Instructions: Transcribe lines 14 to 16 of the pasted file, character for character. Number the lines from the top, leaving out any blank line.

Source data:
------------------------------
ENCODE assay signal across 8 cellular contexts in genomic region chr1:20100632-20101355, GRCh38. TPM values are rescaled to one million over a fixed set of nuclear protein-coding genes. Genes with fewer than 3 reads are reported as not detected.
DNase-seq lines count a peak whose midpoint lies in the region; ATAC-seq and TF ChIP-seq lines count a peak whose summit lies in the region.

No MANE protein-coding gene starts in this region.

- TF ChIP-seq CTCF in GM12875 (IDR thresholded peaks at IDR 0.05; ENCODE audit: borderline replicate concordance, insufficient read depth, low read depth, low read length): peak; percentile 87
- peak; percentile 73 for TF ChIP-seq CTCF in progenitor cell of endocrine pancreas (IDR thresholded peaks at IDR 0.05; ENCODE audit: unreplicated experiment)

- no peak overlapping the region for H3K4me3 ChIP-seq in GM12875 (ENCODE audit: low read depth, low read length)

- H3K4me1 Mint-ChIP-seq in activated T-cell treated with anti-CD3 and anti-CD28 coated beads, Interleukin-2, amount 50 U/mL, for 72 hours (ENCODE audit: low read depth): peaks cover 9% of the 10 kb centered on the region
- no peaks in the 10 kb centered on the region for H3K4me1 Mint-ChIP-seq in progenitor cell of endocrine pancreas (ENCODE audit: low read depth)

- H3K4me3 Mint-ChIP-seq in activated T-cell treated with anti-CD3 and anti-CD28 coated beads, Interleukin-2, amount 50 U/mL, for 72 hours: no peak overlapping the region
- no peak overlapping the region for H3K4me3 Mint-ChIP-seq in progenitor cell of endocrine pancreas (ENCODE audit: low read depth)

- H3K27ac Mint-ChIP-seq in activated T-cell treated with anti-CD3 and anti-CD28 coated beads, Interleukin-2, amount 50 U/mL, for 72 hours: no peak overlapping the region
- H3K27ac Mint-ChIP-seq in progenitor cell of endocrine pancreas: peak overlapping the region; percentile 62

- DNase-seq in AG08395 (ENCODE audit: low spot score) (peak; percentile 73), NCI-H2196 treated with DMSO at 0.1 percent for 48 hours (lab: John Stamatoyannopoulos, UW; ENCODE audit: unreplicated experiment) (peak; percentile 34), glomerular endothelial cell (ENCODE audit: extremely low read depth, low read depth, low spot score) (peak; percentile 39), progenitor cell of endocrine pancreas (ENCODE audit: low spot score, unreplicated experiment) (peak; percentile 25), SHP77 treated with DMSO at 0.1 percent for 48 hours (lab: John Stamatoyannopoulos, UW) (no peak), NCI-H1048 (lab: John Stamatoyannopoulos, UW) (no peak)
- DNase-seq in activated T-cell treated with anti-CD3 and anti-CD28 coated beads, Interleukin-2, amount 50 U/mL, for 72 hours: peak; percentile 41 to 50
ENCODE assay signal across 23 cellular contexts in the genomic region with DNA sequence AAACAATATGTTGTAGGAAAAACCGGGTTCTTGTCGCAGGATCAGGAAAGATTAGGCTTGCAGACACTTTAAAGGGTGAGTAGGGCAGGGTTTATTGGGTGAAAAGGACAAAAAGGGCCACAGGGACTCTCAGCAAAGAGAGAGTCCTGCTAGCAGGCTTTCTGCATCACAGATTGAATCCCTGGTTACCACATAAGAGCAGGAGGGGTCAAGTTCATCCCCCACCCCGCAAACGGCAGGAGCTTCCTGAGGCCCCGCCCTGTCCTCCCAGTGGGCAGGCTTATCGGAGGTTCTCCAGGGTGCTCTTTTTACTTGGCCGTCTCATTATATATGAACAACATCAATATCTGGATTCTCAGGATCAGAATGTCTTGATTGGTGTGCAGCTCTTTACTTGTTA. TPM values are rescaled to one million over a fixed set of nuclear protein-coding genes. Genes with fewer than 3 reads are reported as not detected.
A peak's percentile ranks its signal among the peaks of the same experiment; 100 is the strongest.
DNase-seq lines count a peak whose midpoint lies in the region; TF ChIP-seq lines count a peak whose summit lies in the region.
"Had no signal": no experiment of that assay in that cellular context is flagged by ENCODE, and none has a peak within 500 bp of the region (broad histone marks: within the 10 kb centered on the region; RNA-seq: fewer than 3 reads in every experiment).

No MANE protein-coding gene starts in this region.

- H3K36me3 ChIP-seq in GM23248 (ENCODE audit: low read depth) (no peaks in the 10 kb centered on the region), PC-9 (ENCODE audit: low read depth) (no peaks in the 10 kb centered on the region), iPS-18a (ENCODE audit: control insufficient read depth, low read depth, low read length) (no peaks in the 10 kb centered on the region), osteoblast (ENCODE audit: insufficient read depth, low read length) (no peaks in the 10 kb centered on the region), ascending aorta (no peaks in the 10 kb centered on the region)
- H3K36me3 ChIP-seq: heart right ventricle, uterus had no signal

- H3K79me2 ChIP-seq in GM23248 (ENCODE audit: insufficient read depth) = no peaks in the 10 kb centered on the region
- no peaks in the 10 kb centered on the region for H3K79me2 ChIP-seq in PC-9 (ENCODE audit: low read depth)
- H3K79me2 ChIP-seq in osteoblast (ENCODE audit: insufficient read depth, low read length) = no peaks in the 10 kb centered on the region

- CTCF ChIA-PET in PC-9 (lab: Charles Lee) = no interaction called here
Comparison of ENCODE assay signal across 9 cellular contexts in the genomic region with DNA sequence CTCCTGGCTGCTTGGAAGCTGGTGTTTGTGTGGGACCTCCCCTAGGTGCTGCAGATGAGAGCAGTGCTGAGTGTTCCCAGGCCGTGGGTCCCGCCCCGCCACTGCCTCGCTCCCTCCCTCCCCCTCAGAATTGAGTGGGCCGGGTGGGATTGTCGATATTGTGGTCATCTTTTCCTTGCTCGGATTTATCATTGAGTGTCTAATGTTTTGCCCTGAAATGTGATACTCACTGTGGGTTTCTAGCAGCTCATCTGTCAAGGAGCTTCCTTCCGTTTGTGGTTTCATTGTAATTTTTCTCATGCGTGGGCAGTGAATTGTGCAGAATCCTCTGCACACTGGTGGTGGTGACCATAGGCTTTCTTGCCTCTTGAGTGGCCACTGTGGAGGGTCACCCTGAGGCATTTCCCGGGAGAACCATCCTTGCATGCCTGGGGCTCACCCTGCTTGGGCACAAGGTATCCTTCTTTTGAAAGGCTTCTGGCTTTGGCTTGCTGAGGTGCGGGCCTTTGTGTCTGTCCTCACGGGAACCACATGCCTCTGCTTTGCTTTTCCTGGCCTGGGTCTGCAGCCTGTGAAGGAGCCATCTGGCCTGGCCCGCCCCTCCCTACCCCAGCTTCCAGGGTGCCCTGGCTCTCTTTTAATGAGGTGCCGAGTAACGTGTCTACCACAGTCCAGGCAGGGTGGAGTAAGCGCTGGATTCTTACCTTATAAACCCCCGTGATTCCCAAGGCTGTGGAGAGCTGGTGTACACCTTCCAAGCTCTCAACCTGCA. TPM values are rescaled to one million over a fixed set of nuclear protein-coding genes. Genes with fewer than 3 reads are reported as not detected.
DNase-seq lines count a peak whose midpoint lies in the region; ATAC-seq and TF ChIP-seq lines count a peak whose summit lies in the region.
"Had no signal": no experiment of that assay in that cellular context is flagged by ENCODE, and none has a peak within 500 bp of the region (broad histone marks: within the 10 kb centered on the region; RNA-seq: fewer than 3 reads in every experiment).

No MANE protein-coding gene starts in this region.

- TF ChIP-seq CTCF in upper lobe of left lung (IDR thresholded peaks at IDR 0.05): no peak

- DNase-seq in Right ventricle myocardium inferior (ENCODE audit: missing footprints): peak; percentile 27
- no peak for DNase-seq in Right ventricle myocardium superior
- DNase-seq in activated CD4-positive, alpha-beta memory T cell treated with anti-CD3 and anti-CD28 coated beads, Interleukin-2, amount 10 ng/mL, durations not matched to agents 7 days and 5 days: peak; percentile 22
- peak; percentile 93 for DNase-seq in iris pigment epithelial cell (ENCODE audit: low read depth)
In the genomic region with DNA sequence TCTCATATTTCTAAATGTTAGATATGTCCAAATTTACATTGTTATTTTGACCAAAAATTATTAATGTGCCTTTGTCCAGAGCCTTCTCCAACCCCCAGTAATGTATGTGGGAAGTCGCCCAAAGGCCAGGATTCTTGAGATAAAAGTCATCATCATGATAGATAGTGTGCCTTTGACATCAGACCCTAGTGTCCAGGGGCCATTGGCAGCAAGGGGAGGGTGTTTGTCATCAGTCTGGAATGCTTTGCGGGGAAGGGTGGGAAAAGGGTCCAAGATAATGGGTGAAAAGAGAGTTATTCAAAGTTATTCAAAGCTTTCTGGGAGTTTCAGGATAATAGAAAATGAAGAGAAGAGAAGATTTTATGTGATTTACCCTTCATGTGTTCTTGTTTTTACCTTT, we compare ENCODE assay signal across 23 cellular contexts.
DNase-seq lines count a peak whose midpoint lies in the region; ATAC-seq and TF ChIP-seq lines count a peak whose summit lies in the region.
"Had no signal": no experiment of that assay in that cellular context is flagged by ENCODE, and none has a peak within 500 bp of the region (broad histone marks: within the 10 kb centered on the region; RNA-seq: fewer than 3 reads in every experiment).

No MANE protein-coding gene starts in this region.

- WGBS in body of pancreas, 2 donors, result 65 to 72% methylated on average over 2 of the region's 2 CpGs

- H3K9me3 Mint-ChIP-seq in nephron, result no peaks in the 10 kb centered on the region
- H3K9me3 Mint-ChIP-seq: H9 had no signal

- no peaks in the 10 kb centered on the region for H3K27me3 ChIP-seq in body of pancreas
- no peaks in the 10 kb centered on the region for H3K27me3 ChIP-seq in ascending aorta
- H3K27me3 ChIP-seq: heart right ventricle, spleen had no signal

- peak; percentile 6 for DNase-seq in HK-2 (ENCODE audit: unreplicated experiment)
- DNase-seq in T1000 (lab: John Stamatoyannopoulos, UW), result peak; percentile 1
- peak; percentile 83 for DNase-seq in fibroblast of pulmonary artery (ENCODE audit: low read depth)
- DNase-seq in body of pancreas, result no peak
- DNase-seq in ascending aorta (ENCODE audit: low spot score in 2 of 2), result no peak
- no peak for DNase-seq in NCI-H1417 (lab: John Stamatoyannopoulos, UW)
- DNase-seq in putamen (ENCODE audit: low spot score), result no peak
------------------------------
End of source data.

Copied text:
- DNase-seq in activated T-cell treated with anti-CD3 and anti-CD28 coated beads, Interleukin-2, amount 50 U/mL, for 72 hours: peak; percentile 41 to 50
ENCODE assay signal across 23 cellular contexts in the genomic region with DNA sequence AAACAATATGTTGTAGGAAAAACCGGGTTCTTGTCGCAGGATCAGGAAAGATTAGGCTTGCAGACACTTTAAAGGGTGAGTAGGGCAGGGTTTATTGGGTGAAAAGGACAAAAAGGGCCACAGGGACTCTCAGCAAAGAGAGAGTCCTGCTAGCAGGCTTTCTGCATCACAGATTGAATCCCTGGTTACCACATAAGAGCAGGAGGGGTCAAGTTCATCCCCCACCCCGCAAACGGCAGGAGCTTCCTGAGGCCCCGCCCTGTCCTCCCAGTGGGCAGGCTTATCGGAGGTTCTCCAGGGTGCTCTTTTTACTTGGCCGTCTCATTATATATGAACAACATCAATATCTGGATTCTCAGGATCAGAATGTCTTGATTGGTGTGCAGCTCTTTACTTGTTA. TPM values are rescaled to one million over a fixed set of nuclear protein-coding genes. Genes with fewer than 3 reads are reported as not detected.
A peak's percentile ranks its signal among the peaks of the same experiment; 100 is the strongest.